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l’Alpe d’Huez

Ah, l’Alpe d’Huez … books have been written about this mountain.

I cannot think of a more beautiful stage of any Tour de France than those that finish atop l’Alpe.

From Fausto Coppi’s win on the maiden stage in 1952, to Greg LeMond’s battle with Bernard Hinault in 1986, to Andy Hampsten’s solo excursion in 1992, to Pantani’s devastating attacks in 1995 and 1997, to “The Look” Lance Armstrong gave to Jan Ullrich in 2001, before attacking to win the stage and take the yellow jersey.

In all but 5 of the Tours de France during which a stage has concluded on l’Alpe d’Huez, the person who wore the maillot jaune at the end of the stage went on to take the final yellow jersey in Paris as the winner of that year’s race.

It’s no wonder that this mountain has the reputation as the most difficult climb in the Tour.

Sure, there are longer climbs and steeper climbs, but no mountaintop finish carries as much prestige as the Alpe … and there have been no unworthy winners of the stage.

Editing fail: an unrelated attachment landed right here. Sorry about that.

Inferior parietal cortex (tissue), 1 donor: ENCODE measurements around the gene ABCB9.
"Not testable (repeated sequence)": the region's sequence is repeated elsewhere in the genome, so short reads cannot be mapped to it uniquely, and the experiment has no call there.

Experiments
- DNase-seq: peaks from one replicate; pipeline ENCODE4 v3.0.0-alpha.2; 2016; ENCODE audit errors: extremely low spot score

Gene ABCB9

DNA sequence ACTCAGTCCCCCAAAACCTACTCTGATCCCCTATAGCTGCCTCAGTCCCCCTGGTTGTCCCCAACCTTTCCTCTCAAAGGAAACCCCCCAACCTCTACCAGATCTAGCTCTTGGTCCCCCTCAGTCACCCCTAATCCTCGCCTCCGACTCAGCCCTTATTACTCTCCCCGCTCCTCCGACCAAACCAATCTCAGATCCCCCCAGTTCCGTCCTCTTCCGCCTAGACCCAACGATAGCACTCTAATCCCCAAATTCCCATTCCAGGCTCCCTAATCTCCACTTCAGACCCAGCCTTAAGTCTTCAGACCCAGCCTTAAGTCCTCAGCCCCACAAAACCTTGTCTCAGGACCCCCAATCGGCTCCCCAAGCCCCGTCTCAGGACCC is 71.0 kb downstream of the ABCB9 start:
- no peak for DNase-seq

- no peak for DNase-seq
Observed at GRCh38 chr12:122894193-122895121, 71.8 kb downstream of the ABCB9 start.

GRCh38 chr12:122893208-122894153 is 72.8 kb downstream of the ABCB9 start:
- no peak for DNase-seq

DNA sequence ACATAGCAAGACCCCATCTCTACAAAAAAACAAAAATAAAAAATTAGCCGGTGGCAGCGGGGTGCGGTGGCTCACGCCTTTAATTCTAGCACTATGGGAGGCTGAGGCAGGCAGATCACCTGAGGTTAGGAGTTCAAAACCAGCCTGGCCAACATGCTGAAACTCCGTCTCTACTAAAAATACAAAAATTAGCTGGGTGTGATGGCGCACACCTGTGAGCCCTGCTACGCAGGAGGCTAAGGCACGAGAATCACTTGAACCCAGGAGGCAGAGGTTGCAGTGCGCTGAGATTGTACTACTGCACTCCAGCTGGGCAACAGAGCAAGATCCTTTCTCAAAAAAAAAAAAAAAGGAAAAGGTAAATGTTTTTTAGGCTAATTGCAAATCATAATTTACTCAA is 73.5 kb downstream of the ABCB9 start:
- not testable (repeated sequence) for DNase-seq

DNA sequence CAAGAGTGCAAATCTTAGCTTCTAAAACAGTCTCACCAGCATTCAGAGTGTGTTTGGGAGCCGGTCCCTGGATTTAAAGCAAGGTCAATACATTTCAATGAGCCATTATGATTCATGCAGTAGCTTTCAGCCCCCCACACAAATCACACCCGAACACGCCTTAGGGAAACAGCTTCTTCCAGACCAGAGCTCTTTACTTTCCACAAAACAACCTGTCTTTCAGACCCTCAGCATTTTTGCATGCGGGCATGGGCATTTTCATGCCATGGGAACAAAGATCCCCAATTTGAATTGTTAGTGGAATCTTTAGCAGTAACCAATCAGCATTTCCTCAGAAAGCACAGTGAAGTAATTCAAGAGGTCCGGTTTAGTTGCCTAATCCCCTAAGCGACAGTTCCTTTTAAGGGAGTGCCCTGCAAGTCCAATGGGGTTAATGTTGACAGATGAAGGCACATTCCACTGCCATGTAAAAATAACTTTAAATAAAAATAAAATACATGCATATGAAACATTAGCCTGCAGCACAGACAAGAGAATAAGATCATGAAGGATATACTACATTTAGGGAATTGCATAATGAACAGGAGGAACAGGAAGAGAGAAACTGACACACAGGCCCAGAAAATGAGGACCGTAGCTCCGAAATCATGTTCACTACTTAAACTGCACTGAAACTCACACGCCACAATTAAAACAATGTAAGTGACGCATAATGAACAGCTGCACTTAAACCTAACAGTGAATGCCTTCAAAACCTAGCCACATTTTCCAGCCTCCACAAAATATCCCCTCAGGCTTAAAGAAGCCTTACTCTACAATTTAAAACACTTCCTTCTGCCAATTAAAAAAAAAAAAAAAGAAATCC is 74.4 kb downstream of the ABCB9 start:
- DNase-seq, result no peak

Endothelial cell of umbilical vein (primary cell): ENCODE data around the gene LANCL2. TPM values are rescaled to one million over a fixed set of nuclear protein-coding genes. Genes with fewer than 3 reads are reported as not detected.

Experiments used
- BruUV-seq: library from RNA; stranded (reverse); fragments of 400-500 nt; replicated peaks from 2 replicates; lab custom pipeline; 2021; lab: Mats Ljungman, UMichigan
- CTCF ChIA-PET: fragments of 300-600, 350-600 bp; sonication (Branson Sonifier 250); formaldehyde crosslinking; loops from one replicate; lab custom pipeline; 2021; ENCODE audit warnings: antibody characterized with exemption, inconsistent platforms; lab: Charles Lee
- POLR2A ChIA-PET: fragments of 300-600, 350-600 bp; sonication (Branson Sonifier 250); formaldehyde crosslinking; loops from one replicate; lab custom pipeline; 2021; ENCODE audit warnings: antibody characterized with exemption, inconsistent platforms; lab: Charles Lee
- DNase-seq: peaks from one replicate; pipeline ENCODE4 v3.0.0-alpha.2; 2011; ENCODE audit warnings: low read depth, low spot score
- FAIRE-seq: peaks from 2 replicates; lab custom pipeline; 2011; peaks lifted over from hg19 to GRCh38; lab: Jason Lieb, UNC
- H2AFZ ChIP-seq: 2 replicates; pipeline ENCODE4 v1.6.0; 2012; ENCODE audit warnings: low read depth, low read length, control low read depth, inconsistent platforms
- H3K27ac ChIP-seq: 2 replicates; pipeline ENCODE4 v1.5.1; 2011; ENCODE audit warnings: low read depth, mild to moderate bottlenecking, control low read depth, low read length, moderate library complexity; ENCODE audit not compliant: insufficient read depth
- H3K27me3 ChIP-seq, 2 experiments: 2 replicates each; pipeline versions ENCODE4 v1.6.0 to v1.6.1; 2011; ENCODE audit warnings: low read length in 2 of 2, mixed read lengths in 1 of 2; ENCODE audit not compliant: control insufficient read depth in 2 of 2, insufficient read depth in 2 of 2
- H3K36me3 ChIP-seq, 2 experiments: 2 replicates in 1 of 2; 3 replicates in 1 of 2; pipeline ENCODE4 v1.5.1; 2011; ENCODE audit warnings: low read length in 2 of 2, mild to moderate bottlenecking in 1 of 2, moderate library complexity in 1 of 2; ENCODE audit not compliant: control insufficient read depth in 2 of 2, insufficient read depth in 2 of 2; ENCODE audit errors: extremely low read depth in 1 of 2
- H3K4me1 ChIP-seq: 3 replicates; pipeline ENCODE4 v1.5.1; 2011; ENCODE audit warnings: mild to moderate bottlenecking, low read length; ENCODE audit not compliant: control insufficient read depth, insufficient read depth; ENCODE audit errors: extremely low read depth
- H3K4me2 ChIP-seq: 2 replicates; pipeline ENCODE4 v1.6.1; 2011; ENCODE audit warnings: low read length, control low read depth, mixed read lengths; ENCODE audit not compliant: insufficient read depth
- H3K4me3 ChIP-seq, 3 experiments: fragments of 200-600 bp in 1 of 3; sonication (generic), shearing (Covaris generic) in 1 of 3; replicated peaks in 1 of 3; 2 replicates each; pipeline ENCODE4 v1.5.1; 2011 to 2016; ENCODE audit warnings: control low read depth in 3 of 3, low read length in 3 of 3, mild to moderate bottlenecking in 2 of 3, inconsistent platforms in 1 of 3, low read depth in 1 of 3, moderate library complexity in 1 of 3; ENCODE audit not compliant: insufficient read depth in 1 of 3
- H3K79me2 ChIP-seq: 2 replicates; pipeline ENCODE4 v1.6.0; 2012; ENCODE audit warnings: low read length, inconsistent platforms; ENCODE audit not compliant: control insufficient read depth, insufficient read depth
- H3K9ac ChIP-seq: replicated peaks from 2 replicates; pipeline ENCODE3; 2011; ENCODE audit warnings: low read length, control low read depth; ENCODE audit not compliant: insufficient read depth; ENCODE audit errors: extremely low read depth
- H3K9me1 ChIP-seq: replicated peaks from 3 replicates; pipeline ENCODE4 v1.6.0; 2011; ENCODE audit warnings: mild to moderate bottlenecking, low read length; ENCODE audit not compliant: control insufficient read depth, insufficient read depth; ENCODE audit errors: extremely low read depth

In this year’s Tour, the only active rider to have won atop the Alpe d’Huez is Frank Schleck, who won the stage in 2006, during Floyd Landis’s ill-fated Tour de France win. Frank is wearing the yellow jersey today.

Will he still be wearing it at day’s end? Will he be able to get away, and win the stage again (and the Tour, for the first time)?

Oh, I wish I didn’t have to work today. I can’t wait to watch the DVR coverage this evening when I get home.

Greg LeMond & Bernard Hinault on l'Alpe D'Huez in the 1986 Tour de France